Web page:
Daphne du Maurier, adapted by Frank McGuinness
King's Theatre, Edinburgh, and touring
A curious combination of modern technology and traditional acting make this adaptation of Daphne du Maurier's suspense thriller an altogether odd performance. The literal adaptation is exactly like the book - which was written some forty years ago. Yet the domineering set design is such a stark contrast to the realistic acting and period costumes that it conjures the image of a concrete slab wrapped in lace.
When a naïve and somewhat plain young woman marries a rich widower, they return from their honeymoon to settle in his mansion. She discovers that the memory of his previous wife, Rebecca, has a strange hold over the place and her new husband becomes brooding and over-burdened. She is mentally dominated by the presence of the dead woman, and is tormented by Rebecca's menacing housekeeper, Mrs. Danvers, who resents the young bride to the point of malice. It's a sombre atmospheric tale of jealousy and tension with a slow pace and a dark climax.
Maureen Beattie plays the sinister Mrs. Danvers. Her piercing eyes and stern expression make her look the part but she lacks the eerie, terrifying presence that chills the young heroine, played by Elisabeth Dermot-Walsh, whose presence is mousy, plain and everything that the new Mrs. de Winter is said to be. Perhaps a narrator so unimaginative works better in closer circumstances, such as a film or a novel. However, on stage it has lacks the impact needed to draw an audience in.
But fans of Nigel Havers will not be disappointed. He carries the show with his superb portrayal of Maxim de Winter and commands respect whenever he is on stage. His switch in character from happy-go-lucky suitor to brooding husband is faultless. The rest of the cast perform well but the setting is where the show falls down. It lacks diversity, which makes this slow moving story drag on relentlessly.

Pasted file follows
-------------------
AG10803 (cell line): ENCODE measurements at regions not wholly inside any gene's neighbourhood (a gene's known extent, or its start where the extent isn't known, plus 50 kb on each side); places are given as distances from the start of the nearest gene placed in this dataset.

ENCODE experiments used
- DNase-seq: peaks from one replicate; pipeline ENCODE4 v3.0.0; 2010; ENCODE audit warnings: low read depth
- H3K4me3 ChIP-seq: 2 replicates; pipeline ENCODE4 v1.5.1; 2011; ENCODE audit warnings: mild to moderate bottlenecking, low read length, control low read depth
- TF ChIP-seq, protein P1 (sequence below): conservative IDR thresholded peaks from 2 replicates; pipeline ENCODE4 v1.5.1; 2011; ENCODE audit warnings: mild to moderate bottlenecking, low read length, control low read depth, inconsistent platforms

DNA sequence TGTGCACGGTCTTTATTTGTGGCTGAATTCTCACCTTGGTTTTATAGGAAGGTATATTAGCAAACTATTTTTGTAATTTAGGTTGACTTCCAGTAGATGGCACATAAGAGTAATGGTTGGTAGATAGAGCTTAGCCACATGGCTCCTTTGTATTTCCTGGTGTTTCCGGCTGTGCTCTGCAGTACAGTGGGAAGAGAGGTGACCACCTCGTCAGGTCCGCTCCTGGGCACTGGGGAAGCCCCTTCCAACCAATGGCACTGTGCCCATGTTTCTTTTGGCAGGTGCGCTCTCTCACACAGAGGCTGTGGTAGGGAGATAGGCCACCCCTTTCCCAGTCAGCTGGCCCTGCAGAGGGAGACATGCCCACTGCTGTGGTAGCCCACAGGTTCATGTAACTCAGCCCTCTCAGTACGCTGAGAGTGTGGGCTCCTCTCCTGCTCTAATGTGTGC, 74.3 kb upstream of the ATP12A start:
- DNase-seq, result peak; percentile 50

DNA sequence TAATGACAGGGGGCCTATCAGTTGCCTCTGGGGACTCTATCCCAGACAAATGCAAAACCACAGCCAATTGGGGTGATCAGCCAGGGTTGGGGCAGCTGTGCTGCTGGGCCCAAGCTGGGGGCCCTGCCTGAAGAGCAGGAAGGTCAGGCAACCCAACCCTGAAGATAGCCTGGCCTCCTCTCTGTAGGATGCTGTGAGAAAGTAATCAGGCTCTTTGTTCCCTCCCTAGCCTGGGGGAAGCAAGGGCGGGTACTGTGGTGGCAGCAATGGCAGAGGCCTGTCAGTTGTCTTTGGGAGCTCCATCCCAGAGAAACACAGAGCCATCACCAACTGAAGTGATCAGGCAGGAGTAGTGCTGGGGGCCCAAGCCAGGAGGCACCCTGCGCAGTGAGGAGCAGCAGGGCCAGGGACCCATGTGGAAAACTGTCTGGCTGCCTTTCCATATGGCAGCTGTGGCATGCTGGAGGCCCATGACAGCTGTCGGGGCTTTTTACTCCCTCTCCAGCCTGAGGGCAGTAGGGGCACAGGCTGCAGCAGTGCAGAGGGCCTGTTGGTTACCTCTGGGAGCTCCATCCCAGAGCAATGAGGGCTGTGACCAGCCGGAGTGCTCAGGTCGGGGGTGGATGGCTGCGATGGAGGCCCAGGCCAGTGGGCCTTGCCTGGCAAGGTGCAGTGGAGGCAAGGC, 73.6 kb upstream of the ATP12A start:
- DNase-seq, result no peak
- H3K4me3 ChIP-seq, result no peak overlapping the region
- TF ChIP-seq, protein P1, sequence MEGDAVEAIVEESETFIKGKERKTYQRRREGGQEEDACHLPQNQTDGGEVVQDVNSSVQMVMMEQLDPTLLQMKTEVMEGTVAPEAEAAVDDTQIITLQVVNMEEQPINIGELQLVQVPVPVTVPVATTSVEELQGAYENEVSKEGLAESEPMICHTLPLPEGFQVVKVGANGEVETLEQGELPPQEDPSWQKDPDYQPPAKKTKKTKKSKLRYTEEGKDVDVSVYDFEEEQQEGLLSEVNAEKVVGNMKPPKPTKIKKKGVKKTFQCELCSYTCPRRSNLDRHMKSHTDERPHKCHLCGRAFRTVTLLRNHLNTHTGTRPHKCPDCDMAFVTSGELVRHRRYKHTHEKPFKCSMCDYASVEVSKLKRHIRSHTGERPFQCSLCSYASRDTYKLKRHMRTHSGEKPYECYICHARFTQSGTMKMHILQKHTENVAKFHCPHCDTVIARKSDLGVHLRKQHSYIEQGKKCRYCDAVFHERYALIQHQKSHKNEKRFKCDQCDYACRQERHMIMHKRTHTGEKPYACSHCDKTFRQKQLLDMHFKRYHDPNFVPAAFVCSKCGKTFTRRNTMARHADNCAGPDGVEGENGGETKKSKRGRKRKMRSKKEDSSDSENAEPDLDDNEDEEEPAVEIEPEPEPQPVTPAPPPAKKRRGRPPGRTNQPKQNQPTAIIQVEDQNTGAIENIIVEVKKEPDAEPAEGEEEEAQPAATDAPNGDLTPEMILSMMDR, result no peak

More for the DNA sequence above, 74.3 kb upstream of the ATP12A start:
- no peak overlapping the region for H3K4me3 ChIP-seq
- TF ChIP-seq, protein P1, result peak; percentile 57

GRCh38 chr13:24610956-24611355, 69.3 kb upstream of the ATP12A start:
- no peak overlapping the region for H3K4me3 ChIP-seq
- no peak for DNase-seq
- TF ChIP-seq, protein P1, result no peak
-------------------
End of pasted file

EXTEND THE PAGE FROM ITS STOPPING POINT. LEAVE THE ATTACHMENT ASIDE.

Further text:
The set is a simplistic structure - part projection screen, part rocky base - and it towers over the stage throughout the performance, looming above the actors. To begin with it's used as a projection screen, but for the most part it is used for lighting effects which shine ghostly on its white expanse. It makes the stage cold and bare, which in some instances works well, but for the most part it is dull, bland and unchanging. There are a few very clever lighting effects but there certainty aren't so many as to warrant such an overbearing structure. Its purpose becomes apparent during the finale but by then it hardly seems worth it.
Those who have read the book will know the wondrous imagery that springs to mind at the thought of Manderley - and perhaps this is why so abstract a choice of set was chosen - but to not show the lavish décor of the house that captivated the heart of the new Mrs. de Winter seems like an opportunity missed. The house itself plays such a vital role in the novel that its absence in this play leaves a gaping hole.
Reviewer: Georgina Merry